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Massachusetts: Fenway and the Multicultural AIDS Coalition Launch Study on Black Gay Men and HIV

July 21, 2009

Fenway Health and the Multicultural AIDS Coalition are looking to recruit 330 black men who have sex with men (MSM) for a study that seeks to better understand their sexual health and determine effective HIV prevention strategies.

Boston is one of six cities participating in "Project Saving Ourselves"; the others are New York, Washington, Atlanta, Los Angeles, and San Francisco. It is the first HIV prevention study of its size to focus exclusively on the black MSM community, said Ben Perkins, Project SOS director at the Fenway Institute, Fenway Health's research division. "In terms of scale, there hasn't been anything quite like it," he said.

Study researchers want to know more about black male sexual networks, since data show many black MSM have other black sexual partners. As part of that effort, investigators plan to ask the 330 participants to recruit an additional 70 MSM from their social networks. Another goal is learn how to increase HIV testing rates and decrease rates of untreated STDs among black MSM.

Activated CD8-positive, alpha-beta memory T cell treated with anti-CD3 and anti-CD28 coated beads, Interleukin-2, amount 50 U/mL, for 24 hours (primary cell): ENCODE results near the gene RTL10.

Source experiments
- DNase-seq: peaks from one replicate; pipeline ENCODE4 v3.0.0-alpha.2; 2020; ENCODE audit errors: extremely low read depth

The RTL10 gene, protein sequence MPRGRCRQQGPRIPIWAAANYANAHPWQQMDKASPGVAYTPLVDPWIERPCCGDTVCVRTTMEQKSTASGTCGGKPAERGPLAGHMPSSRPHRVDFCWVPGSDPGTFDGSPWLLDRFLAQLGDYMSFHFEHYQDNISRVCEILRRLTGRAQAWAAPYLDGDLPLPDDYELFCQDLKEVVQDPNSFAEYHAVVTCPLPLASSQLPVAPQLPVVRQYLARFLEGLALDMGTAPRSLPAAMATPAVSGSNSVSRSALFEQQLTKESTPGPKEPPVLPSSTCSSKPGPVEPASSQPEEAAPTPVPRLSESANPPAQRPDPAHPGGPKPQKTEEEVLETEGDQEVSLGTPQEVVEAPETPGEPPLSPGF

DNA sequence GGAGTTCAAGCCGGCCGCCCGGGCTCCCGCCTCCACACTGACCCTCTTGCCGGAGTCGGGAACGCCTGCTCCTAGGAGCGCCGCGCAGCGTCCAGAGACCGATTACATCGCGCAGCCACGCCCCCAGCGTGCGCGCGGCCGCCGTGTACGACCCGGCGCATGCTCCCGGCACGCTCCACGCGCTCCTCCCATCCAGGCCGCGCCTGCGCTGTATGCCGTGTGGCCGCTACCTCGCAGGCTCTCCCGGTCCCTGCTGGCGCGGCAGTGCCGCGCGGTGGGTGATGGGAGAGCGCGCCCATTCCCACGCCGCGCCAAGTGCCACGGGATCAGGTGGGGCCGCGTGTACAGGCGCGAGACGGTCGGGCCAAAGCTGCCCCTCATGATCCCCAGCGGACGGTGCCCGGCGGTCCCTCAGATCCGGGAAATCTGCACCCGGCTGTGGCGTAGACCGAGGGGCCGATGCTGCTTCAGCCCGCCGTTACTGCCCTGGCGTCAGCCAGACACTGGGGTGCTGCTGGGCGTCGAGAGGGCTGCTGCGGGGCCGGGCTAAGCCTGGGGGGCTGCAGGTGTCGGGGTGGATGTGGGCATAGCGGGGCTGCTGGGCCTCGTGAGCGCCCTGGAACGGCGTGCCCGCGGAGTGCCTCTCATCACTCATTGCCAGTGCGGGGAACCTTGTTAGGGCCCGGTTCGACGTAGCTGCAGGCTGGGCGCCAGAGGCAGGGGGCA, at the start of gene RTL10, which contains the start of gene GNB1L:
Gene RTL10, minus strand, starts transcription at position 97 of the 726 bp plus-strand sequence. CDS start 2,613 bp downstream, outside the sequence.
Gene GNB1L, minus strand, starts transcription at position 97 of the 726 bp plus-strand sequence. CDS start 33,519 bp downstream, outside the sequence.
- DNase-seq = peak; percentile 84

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The final question posed by the study is how to get black MSM who are HIV-positive into care earlier. Perkins said HIV-infected participants will be paired with "peer navigators" who serve "essentially like a buddy who works with the individual to get them into care services."

For more information on Project SOS, telephone 877-767-5434.

Back to other news for July 2009

Adapted from:
Bay Windows (Boston)
07.08.2009; Ethan Jacobs




This article was provided by CDC National Prevention Information Network. It is a part of the publication CDC HIV/Hepatitis/STD/TB Prevention News Update.
 
See Also
Fact Sheet: HIV/AIDS and Young Men Who Have Sex With Men

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